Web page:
Music Producer

Next up, this occupation is akin to being a jack of all trades. For one, producers have to marry the creative side of the industry with the business one. Plus, they oversee the technical aspects of recording, as well as the practicalities of cooperation between performers and labels.

If you know what makes some records great and others – trash, this is the job for you. But to land it, you’ll have to get intimately familiar with sound engineering, mixing, and standard software tools.

Music Therapist

Yes, it’s a standalone career! And it’s unlike any other one on this list – it has less to do with the entertainment industry itself and more with psychology and counseling.

If you want to help others work through their issues with the power of music, there are programs designed to teach you the right skills. If you think it’s your cup of tea, visit the website of the American Music Therapy Association to find tips for building such an unusual career.

How to Get Started in the Music Industry

Have you settled on your future career path? Great! Now, let’s dive into these three key time-tested tips on starting your journey towards the top of the ladder.

Get Your Name Out There

Whichever path you decide to set out on, you need to prove yourself worthy of others’ time and money. To do that, you should start treating yourself as a brand – and make it recognizable, at least in the professional community.

Fortunately, all you need nowadays to amass a certain following is a social media account and interesting content. For example, if you’re a musician or a singer, you can:

  • Create a YouTube account and share your tracks with the world there;
  • Get some recognition on royalty-free stock websites (e.g., Pond5);
  • Publish your tracks on streaming platforms (e.g., Spotify).

Network Like Crazy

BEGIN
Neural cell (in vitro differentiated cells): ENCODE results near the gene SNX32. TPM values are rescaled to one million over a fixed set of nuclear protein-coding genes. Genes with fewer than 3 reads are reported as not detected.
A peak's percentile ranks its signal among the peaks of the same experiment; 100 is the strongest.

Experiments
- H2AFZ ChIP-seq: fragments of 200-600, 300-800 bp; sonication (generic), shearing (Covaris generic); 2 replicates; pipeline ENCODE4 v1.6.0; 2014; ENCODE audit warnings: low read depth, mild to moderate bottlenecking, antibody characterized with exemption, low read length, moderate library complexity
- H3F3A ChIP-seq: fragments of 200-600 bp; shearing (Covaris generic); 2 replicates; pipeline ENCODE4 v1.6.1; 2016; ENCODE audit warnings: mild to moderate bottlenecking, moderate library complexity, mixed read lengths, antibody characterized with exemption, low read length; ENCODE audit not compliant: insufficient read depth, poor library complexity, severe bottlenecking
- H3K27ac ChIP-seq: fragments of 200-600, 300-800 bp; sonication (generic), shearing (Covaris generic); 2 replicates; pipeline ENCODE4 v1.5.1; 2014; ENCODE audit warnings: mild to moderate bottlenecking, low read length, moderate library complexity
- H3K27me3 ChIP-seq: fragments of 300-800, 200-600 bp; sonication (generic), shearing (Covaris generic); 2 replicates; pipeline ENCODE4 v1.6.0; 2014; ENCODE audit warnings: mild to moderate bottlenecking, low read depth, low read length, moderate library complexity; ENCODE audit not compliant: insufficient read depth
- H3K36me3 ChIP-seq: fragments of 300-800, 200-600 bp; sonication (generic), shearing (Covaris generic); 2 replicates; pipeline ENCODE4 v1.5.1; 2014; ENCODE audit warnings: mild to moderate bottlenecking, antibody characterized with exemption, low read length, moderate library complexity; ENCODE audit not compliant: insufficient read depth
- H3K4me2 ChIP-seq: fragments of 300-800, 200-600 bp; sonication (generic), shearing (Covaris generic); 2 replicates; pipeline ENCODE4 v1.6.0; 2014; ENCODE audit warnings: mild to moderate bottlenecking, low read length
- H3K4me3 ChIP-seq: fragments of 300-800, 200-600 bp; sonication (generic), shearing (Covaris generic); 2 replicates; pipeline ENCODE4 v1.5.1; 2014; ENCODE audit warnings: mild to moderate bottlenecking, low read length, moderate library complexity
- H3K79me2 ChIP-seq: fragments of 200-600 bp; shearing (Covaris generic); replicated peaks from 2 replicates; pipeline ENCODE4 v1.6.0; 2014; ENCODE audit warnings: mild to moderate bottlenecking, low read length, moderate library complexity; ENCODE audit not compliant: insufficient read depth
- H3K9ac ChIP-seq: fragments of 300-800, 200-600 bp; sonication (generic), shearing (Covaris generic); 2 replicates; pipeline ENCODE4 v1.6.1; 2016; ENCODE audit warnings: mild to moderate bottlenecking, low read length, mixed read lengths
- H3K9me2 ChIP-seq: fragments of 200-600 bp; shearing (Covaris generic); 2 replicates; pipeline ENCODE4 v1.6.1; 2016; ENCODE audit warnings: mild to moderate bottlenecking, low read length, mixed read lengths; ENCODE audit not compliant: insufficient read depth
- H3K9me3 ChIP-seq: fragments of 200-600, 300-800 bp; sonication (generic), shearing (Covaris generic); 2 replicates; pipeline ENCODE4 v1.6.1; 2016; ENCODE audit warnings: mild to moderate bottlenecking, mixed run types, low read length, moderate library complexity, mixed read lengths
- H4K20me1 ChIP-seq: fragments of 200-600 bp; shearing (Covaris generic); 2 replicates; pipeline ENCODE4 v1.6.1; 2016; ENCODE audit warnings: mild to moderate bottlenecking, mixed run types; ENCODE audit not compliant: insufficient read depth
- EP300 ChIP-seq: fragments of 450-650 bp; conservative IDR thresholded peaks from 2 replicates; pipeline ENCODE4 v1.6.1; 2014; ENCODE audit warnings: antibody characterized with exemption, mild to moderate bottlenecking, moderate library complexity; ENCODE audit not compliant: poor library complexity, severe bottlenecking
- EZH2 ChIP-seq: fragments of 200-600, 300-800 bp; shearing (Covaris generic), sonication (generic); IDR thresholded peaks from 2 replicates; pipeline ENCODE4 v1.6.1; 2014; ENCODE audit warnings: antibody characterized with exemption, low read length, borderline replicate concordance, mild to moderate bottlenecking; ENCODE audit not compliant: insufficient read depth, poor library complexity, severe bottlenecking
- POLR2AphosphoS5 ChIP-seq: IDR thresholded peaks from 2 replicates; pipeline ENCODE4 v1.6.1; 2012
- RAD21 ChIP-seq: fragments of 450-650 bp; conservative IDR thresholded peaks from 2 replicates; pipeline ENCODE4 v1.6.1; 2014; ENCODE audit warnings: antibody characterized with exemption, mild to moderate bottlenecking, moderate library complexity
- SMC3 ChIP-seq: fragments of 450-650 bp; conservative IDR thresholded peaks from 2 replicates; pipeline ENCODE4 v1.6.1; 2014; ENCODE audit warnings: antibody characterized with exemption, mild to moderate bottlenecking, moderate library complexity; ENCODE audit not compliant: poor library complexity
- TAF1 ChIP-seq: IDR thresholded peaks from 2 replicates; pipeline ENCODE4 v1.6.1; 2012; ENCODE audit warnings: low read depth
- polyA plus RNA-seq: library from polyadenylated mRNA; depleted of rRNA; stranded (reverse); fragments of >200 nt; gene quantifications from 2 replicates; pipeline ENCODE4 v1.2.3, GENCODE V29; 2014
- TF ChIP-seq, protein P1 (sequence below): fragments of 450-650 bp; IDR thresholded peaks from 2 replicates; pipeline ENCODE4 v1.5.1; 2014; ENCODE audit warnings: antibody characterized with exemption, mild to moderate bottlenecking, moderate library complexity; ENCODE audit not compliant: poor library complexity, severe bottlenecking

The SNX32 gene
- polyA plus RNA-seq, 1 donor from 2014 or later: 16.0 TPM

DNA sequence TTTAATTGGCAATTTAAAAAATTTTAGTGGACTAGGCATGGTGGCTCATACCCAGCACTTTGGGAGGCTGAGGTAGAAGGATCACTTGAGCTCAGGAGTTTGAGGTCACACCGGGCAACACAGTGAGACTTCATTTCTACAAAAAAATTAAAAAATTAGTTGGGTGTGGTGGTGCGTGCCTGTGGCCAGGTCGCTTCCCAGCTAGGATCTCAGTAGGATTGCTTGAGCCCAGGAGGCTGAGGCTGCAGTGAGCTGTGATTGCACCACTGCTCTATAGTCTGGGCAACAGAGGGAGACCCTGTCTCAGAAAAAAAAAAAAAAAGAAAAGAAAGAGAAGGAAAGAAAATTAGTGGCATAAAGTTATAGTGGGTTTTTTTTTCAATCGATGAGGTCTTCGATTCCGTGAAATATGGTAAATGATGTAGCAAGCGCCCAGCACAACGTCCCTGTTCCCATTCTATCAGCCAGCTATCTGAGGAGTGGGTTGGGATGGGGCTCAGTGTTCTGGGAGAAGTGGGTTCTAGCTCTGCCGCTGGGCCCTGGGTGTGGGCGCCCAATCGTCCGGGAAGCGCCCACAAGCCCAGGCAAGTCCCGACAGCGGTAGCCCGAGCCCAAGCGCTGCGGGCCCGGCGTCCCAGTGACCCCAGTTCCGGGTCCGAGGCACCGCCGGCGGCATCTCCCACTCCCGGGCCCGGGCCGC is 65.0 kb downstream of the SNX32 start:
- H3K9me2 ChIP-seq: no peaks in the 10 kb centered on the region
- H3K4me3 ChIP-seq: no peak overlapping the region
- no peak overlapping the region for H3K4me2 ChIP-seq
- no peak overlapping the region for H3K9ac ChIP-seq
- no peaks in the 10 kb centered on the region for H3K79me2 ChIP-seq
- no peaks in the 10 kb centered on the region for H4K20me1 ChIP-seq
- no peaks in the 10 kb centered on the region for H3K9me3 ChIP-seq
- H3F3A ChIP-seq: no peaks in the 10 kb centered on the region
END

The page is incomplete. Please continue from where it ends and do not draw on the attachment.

This industry is one of those tight-knit ones where you just need to know the right people. These people can later turn out to be valuable connections to hook you up for a gig or even a job opportunity. Or, some of them can be kind enough to guide and mentor you.

When you get on with networking, start small. Get to know the local scene. Go to small-scale performances and festivals; mingle with the people there. Consider volunteering for festivals, too.

Get Your Hands Dirty

Well, not literally, of course. But here’s the thing: no online course or formal education can teach you what it’s really like to work in this industry. That’s because, besides the creativity part, there’s also the business part of the equation.

You need to get down to the nitty-gritty to have a grasp of all the practicalities of your chosen career. So, the best way to get started in the industry is to get started. Make mistakes and learn by doing until you become a pro – that’s how you make it.

In Conclusion

Photo by Marcela Laskoski via unsplash
Photo by Marcela Laskoski via unsplash

The music industry isn’t a monolith. You can choose one out of dozens of paths. And, provided that you have the skills that it takes to succeed, you’ll be able to turn your hobby into a full-fledged job.

Making a living out of your love for music isn’t as hard as you might think. What’s truly hard is becoming famous in the process. So, if stardom is your goal, you might want to reassess it. But if all you want is to get paid for doing what you love, there’s nothing impossible about it.

Let us know how you feel in the comment section below. Mel Blanc’s famous catchphrase, “That’s All Folks!” Thanks for reading another great article on Bong Mines Entertainment – the hot spot for new music. Furthermore, always remember that (P) Positive, (E) Energy, (A) Always, (C) Creates, (E) Elevation (P.E.A.C.E).